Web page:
It’s rare that consumers celebrate ads on their devices. But they may be singing a different tune after downloading Locket, which pays them for their time.
“What we’re trying to do is change how mobile advertising works,” she says. “We want to make sure that every single ad we put out there is enjoyable, that they’re aesthetically pleasing.”
Beautiful or not, monetized mobile ads on lockscreens could raise a lot of dough for consumers. Kim says people look at their lockscreens 150 times a day. Multiplied by the million Android users out there, that’s a lot of screentime-turned-dollars-and-cents.
Locket’s model could potentially change the mobile ad game, as it rewards customers for their attention like no other company does, despite past attempts to harness the power of the platform. Both angel investors and Great Oaks Venture Capital took notice. Kim says it took three business days to acquire funding from the latter, who pumped in $500,000 in April. “We went in to pitch [and] we heard back in 24 hours,” Kim says.
Though Great Oaks takes a hands-off approach, Kim notes the VC firm has provided more than just financial support.
“We are a team of six, including myself. Yesterday we launched and we were getting 10,000 users downloading within a few hours and we really needed help. I called them up at one in the morning saying, ‘We are getting too many emails, we don’t know how to respond,’” Kim says.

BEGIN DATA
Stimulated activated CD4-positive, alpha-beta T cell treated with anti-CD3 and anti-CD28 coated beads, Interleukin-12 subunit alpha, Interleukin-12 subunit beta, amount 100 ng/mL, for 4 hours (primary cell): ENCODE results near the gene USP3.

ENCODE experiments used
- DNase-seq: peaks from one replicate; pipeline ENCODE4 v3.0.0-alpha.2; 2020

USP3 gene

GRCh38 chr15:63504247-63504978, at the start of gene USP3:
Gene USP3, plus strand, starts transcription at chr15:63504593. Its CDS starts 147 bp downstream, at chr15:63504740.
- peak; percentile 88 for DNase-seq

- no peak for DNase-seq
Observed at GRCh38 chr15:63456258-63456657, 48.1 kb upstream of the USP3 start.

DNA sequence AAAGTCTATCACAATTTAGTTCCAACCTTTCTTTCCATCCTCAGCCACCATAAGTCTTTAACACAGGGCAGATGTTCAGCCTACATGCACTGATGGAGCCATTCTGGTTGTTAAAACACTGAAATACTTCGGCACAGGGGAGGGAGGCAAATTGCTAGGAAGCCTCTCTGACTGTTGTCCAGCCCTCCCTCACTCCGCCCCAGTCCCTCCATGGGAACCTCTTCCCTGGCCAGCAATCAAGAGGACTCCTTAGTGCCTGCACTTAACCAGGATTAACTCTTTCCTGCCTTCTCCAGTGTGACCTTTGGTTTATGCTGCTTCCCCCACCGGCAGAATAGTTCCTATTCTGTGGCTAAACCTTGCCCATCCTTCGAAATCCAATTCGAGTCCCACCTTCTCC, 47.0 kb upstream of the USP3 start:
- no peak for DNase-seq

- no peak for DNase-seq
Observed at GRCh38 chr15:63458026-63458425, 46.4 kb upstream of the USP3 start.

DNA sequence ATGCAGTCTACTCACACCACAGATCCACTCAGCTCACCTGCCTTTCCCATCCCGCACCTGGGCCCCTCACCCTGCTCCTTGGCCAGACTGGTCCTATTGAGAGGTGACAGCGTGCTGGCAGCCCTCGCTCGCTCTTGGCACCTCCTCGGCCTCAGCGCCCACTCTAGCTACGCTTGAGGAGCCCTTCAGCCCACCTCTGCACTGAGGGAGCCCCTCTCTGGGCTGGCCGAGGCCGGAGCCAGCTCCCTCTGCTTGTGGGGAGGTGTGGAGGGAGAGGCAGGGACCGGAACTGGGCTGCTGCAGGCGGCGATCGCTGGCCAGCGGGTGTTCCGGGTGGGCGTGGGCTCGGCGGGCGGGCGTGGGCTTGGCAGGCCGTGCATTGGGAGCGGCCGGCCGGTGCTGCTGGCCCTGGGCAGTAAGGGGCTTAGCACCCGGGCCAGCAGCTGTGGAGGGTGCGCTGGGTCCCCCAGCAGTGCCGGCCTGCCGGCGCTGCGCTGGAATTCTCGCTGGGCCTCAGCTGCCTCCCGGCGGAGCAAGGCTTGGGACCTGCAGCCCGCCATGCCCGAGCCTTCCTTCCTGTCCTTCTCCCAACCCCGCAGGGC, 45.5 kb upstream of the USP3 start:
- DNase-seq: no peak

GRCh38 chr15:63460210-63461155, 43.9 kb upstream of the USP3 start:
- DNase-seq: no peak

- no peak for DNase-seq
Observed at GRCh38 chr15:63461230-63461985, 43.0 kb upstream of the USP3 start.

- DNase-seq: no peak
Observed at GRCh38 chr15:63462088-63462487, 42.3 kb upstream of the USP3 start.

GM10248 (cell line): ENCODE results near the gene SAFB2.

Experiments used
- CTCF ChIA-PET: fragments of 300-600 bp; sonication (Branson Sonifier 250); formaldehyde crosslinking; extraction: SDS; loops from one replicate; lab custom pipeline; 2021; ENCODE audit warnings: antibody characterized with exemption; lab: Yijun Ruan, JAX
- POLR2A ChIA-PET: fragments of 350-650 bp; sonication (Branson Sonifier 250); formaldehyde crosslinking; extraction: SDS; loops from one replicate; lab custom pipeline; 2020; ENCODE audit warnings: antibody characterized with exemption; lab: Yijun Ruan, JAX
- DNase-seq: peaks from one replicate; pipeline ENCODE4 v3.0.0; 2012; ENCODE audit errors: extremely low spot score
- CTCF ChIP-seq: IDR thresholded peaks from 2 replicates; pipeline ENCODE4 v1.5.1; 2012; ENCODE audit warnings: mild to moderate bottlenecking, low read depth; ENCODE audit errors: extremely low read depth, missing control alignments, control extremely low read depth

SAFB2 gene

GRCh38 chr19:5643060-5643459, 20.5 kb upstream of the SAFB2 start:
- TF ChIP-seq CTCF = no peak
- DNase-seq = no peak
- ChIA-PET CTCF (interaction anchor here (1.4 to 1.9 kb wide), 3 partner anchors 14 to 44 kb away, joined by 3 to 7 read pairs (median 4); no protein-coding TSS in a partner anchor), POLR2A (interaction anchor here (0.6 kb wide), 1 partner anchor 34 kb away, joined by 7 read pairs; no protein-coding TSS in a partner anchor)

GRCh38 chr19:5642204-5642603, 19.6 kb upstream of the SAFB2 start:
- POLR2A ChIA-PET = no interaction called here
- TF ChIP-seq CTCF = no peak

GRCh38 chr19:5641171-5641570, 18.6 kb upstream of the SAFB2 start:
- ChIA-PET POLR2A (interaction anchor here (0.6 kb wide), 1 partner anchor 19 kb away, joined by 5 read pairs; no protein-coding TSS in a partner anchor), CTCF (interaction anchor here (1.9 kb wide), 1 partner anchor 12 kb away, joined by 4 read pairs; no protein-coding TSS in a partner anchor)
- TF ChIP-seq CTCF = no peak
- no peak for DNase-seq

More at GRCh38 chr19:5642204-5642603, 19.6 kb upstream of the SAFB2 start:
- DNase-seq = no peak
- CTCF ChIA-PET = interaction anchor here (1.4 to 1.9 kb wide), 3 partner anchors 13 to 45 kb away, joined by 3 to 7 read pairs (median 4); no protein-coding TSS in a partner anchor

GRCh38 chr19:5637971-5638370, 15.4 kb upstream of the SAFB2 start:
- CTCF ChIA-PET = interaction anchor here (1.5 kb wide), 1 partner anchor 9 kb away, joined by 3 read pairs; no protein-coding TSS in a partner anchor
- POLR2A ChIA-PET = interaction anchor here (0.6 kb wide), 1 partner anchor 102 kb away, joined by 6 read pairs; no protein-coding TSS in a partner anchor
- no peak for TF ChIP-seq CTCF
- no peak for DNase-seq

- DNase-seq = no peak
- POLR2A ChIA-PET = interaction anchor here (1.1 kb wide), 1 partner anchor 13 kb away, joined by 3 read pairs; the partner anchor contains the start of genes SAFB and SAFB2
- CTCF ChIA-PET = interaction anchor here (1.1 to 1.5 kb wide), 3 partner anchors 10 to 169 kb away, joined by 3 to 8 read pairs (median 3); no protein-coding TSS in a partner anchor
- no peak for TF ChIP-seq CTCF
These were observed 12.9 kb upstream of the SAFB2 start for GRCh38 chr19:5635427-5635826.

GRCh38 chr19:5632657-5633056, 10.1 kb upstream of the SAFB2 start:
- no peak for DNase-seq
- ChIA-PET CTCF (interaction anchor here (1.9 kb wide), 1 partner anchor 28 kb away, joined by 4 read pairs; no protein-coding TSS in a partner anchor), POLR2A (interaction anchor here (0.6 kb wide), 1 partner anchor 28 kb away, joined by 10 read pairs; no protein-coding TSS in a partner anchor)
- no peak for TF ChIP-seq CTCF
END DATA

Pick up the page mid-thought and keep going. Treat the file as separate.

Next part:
“He responded saying, ‘How many interns did you need?’” she says.
A quickly-increasing user base will do nothing but boost Locket’s growth goals, which also involve fundraising and working with more advertisers. Right now, users get a penny per ad view and can only earn 3 cents an hour; but Kim says these numbers might not stick. The app’s also planning to give customers choice in redeeming their accumulated change. Currently, they can cash in anything they’ve racked up past the $10 mark via Paypal, but in the future, Kim sees people donating to charity, purchasing gift cards and paying down their phone bills.
Importantly, though, Kim says Locket’s not only about making money. Instead, her goals for the mobile ad world are more idealistic.
“The beauty of…high quality print ads has been lost in mobile advertising and we want to bring that back,” she says. “We don’t want users to be just sitting there and unlocking their phones to get the money. We want them to be able to enjoy the ads.”
When ads appear on lock screens, users can choose by swiping left or right whether to engage or not. With participation pretty much optional across the app, Locket may succeed in making advertising less annoying to some consumers. But if you find yourself bummed by overexposure to ads, remember you’ve only got yourself to thank––and with Locket, three cents more than you had a second ago.
Images provided by Yunha Kim of Locket